All three men are prepared to go to the wall for each other in the Spring classics. No egos, no attitude, just hard racing for whoever has the best legs that day.
“It’s definitely not a problem, it’s a strength,” Ballan said. “We all have goals, but if one wins, we all win. Before I signed, I called George to ask him about the decision, and he was happy – he signaled that we would support each other in our individual goals.”
The Hell of the North is much the same as the inner city ghetto. Cobblestones and concrete and twenty guys trying to beat you up and break you down. Both men have been on the podium at Paris-Roubaix — they know what it takes to survive in the Hood of the North.
“I’m excited to do the races, and to have several cards to play in the finale. Ballan and Burghardt have been up there many times, and are very talented,” said big George. He called out BMC as “the strongest Classics team I’ve ever been on.”
Never much of a cyclist, but a rapper, author and actor, RZA put it this way, “I gotcha back but you do best to watch your front, ’cause it’s the niggaz in front that be pulling stunts.” You don’t need a decoder ring to know that would be Tom Boonen he’s alluding to.
Now maybe it’s the BMC doo-rag, but Hincapie knows how this whole ProTour thing goes down. “It’s my place … to know if I need to be sole leader that day. If I’m not doing great, I know that I can still do one of the best jobs in the world to help the guy who feels the best.” Word up or man up or nut up — you know? Whatever sounds bad-ass.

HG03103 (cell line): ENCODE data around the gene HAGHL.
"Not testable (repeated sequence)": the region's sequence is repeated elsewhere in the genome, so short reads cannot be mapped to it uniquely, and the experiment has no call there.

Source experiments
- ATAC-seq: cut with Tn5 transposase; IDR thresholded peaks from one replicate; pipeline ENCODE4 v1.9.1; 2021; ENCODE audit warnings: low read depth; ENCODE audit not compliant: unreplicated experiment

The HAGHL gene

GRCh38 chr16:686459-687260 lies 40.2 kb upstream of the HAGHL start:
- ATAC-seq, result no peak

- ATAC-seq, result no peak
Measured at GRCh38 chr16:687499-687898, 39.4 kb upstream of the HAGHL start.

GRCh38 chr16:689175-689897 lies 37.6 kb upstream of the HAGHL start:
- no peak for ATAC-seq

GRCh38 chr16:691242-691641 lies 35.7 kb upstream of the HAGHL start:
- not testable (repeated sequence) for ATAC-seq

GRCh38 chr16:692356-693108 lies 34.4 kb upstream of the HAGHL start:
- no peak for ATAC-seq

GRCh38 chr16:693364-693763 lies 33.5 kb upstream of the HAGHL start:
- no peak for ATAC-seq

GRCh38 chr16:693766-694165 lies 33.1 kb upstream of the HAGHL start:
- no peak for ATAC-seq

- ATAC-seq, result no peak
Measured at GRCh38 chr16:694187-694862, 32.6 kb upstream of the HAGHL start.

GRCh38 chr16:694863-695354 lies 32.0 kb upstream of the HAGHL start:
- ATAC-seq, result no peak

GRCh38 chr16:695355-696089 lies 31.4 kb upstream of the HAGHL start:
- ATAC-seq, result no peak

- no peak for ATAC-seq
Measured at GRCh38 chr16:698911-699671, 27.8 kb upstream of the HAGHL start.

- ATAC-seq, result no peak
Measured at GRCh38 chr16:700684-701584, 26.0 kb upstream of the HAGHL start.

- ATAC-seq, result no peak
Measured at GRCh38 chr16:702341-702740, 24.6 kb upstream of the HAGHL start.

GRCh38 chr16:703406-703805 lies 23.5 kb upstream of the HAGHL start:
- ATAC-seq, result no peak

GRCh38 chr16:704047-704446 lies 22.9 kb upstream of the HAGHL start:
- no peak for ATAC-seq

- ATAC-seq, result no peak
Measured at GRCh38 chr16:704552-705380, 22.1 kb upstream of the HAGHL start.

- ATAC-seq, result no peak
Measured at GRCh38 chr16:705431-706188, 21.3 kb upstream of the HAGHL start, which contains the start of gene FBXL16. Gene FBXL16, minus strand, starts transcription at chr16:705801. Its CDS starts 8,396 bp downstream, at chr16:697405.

It’s possible that the influence of Latino gangs around the Santa Rosa, California area (BMC’s base of operations) has also served to harden rider attitudes. Some of the BMC riders are reportedly carrying knives and cans of spray paint, tagging local buildings with slogans like “Quick Step Dies” and “Kill The Belgian.”
The new attitude may also come from the one man who sets the tone for BMC — the enforcer Cadel Evans, the mad dingo dog of BMC. That sophisticated piano music died last year and Wu-Tang Clan is in heavy rotation.
You can call it the Ronde van Vlaanderen or you can admit it’s one big ride-by shooting. Blood mixed with Belgian mud and cobbles.
Cadel Evans, tough guy. Yeah, that feels strange but we’re getting used to it.
The 2010 Tour Down Under is the first Protour event for Evans wearing the rainbow strip jersey of World Road Race Champion. What his home town fans are seeing up close is a man with a successful personality transplant. Evans the dull is now Evans the bold.
Since his big win in Mendrisio, Switzerland with an uncharacteristically aggressive attack on the final climb, Evans has completely changed his racing style. The conservative tactician always calculating odds is now the impulsive, daring rider who sees blood and bares pointy incisors.